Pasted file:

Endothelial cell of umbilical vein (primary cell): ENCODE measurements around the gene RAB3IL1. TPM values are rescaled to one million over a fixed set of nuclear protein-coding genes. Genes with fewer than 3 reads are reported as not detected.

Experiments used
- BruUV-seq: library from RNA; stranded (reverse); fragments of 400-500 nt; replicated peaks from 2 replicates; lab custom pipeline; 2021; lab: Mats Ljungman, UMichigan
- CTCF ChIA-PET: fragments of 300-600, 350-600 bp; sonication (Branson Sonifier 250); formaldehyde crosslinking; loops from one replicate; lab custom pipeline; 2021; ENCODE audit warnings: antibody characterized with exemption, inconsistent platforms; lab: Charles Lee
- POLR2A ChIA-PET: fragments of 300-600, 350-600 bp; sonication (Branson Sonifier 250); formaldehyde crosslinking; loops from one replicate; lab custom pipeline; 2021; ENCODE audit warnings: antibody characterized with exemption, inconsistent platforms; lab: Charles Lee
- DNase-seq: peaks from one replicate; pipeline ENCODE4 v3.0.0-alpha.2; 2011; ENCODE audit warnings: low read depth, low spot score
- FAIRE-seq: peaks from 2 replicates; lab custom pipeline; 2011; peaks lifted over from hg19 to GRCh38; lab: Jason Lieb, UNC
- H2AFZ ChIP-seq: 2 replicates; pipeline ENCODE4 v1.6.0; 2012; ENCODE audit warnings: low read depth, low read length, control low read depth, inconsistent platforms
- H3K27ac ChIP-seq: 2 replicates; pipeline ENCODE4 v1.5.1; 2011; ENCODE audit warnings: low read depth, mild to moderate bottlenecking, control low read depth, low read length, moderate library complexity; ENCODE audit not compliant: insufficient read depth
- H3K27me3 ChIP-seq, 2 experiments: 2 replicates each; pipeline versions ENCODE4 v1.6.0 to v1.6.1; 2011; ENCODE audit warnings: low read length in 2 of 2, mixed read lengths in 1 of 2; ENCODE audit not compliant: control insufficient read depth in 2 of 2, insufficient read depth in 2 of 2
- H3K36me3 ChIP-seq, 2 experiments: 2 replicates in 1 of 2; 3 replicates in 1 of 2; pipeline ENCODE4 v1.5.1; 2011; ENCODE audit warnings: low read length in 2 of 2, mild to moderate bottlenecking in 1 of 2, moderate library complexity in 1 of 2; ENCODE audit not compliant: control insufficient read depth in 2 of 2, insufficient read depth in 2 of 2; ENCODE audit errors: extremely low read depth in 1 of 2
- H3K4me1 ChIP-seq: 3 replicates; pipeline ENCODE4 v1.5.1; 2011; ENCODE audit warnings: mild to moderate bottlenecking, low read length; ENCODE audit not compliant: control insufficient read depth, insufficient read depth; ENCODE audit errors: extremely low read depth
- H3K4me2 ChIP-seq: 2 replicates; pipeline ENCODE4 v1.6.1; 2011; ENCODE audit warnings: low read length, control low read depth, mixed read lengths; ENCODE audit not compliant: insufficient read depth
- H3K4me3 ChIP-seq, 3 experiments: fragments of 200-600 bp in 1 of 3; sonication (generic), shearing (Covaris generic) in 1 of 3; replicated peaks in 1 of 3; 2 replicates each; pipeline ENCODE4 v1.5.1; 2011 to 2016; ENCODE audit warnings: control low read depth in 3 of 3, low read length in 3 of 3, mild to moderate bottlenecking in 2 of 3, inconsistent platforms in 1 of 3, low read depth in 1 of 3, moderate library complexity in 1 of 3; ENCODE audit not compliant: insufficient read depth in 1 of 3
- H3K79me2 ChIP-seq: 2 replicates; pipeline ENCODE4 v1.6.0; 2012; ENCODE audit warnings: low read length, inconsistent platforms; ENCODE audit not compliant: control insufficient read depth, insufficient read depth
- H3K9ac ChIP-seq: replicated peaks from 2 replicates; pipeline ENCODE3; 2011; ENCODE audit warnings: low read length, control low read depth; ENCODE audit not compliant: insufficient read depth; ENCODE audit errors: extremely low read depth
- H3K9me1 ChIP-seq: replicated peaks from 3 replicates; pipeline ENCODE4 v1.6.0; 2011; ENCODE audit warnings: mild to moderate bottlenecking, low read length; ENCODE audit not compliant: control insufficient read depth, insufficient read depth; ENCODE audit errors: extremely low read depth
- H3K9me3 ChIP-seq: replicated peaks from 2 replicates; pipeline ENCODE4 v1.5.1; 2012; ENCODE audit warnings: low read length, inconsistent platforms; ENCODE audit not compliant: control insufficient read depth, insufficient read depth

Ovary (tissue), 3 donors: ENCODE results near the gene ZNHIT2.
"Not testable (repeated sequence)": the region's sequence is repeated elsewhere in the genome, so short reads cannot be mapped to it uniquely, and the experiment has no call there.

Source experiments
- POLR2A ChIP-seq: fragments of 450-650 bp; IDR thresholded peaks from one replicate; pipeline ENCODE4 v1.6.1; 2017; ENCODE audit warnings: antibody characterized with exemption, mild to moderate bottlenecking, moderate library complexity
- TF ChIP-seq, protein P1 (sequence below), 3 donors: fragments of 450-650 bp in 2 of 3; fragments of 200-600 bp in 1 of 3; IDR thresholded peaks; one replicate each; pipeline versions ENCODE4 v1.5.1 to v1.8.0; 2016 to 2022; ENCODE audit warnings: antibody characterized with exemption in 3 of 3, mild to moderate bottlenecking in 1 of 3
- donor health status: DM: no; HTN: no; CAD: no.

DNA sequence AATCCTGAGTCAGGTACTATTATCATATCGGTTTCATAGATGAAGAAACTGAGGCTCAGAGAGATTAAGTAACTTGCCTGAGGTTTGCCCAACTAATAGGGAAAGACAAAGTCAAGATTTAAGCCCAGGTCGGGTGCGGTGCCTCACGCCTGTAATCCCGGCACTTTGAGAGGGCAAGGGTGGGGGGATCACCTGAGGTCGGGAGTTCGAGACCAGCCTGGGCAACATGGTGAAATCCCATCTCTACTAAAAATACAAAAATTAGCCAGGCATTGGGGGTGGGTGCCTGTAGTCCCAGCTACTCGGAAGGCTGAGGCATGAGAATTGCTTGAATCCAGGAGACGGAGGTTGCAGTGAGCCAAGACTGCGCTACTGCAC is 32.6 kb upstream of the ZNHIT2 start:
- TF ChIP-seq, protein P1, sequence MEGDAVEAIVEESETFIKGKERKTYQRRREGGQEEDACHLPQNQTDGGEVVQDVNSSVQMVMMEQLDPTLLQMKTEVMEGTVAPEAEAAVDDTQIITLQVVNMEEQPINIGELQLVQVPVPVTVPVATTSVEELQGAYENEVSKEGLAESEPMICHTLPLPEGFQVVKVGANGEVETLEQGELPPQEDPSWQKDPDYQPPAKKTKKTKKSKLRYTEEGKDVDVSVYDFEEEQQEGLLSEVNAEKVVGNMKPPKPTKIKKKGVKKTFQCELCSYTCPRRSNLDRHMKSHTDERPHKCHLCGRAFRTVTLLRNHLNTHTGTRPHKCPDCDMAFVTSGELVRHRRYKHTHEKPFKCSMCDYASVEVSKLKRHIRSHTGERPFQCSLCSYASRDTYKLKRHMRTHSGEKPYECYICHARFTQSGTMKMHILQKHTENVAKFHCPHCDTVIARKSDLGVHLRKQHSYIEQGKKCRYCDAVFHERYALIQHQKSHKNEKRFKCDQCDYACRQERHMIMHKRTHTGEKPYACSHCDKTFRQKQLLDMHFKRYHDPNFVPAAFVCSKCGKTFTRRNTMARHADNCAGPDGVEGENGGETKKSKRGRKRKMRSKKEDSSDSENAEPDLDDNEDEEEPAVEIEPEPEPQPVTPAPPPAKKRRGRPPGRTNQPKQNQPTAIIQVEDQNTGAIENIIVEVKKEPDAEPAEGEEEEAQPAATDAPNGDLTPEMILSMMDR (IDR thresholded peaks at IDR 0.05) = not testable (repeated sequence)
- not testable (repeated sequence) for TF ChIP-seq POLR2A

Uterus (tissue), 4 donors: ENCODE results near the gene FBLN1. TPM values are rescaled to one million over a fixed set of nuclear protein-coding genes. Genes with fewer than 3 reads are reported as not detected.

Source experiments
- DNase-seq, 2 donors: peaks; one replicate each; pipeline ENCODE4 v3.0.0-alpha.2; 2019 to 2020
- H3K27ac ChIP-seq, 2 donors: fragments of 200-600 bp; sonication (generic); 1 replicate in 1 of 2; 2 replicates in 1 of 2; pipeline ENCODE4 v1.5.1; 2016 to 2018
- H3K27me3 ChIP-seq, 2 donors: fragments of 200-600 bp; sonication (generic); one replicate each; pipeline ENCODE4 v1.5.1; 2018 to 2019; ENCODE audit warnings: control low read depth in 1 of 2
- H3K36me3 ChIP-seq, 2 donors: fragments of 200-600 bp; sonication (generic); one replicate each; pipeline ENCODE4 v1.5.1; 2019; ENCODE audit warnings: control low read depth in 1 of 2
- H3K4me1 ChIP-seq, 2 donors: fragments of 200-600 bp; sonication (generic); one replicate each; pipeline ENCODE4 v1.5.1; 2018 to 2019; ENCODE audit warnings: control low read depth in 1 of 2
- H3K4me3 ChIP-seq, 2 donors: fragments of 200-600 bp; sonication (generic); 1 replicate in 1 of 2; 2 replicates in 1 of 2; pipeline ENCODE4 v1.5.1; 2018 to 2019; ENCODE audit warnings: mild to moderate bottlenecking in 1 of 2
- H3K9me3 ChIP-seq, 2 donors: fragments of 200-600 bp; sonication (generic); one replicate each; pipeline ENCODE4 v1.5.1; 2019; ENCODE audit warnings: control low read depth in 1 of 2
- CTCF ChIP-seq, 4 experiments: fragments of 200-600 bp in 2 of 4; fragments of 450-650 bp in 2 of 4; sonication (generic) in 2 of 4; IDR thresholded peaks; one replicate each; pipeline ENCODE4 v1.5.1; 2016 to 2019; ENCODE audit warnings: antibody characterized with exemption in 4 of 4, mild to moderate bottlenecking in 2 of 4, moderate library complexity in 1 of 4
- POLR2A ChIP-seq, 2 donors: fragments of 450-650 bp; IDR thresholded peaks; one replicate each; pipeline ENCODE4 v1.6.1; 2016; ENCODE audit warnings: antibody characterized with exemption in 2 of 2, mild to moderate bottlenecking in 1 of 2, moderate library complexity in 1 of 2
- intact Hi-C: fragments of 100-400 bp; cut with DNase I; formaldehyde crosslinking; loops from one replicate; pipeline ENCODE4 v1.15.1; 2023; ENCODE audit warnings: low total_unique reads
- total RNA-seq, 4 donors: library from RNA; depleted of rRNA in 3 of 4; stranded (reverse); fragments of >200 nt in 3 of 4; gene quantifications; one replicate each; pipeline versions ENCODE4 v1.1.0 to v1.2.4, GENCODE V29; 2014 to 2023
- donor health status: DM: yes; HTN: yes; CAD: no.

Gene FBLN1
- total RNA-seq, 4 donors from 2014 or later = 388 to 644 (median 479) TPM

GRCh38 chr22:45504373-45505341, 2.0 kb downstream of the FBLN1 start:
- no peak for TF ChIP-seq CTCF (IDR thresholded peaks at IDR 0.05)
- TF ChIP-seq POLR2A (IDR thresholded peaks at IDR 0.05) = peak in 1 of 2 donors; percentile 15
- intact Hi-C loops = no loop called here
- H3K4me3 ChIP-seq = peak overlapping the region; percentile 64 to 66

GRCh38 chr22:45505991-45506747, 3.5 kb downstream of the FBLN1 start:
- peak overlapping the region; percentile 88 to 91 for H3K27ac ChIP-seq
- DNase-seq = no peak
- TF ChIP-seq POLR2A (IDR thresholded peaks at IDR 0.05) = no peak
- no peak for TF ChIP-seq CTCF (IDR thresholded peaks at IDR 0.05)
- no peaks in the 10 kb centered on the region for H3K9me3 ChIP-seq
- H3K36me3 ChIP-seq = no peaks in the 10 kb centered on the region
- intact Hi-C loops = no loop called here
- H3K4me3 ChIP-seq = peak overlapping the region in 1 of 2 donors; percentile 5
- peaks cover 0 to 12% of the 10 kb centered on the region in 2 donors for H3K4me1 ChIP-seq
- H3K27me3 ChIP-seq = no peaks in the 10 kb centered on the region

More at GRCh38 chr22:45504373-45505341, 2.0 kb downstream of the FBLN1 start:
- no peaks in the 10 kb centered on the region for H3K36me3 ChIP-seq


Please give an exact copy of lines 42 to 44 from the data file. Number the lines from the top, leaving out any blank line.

Gene FBLN1
- total RNA-seq, 4 donors from 2014 or later = 388 to 644 (median 479) TPM

GRCh38 chr22:45504373-45505341, 2.0 kb downstream of the FBLN1 start: